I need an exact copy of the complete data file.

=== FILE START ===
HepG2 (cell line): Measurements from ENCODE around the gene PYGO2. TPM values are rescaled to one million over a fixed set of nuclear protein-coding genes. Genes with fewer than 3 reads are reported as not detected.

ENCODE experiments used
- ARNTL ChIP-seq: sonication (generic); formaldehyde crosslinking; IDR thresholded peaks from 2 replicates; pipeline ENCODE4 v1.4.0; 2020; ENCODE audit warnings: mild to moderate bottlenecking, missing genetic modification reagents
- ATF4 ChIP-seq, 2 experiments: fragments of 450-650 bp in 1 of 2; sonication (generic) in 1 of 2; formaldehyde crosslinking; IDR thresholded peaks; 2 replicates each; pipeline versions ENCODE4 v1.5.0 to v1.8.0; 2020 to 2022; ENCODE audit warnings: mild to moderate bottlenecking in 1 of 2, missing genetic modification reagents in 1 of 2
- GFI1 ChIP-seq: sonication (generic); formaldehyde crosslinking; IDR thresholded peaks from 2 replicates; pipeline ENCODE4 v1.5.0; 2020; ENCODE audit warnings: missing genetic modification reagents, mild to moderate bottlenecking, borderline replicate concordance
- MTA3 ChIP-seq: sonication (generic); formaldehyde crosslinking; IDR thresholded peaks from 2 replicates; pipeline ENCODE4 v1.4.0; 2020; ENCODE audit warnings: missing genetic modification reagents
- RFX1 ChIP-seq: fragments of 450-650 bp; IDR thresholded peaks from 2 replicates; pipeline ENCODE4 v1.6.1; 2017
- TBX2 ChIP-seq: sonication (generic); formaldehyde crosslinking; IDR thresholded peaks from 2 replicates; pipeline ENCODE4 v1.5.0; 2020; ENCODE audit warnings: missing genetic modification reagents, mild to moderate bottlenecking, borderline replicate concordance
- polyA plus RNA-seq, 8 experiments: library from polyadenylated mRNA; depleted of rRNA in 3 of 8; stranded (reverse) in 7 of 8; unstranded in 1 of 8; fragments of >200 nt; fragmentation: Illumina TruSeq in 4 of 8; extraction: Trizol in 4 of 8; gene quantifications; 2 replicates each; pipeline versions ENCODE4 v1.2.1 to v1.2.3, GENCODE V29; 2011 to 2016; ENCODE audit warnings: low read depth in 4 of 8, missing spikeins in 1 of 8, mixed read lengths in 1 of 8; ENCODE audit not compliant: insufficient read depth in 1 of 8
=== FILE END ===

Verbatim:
HepG2 (cell line): Measurements from ENCODE around the gene PYGO2. TPM values are rescaled to one million over a fixed set of nuclear protein-coding genes. Genes with fewer than 3 reads are reported as not detected.

ENCODE experiments used
- ARNTL ChIP-seq: sonication (generic); formaldehyde crosslinking; IDR thresholded peaks from 2 replicates; pipeline ENCODE4 v1.4.0; 2020; ENCODE audit warnings: mild to moderate bottlenecking, missing genetic modification reagents
- ATF4 ChIP-seq, 2 experiments: fragments of 450-650 bp in 1 of 2; sonication (generic) in 1 of 2; formaldehyde crosslinking; IDR thresholded peaks; 2 replicates each; pipeline versions ENCODE4 v1.5.0 to v1.8.0; 2020 to 2022; ENCODE audit warnings: mild to moderate bottlenecking in 1 of 2, missing genetic modification reagents in 1 of 2
- GFI1 ChIP-seq: sonication (generic); formaldehyde crosslinking; IDR thresholded peaks from 2 replicates; pipeline ENCODE4 v1.5.0; 2020; ENCODE audit warnings: missing genetic modification reagents, mild to moderate bottlenecking, borderline replicate concordance
- MTA3 ChIP-seq: sonication (generic); formaldehyde crosslinking; IDR thresholded peaks from 2 replicates; pipeline ENCODE4 v1.4.0; 2020; ENCODE audit warnings: missing genetic modification reagents
- RFX1 ChIP-seq: fragments of 450-650 bp; IDR thresholded peaks from 2 replicates; pipeline ENCODE4 v1.6.1; 2017
- TBX2 ChIP-seq: sonication (generic); formaldehyde crosslinking; IDR thresholded peaks from 2 replicates; pipeline ENCODE4 v1.5.0; 2020; ENCODE audit warnings: missing genetic modification reagents, mild to moderate bottlenecking, borderline replicate concordance
- polyA plus RNA-seq, 8 experiments: library from polyadenylated mRNA; depleted of rRNA in 3 of 8; stranded (reverse) in 7 of 8; unstranded in 1 of 8; fragments of >200 nt; fragmentation: Illumina TruSeq in 4 of 8; extraction: Trizol in 4 of 8; gene quantifications; 2 replicates each; pipeline versions ENCODE4 v1.2.1 to v1.2.3, GENCODE V29; 2011 to 2016; ENCODE audit warnings: low read depth in 4 of 8, missing spikeins in 1 of 8, mixed read lengths in 1 of 8; ENCODE audit not compliant: insufficient read depth in 1 of 8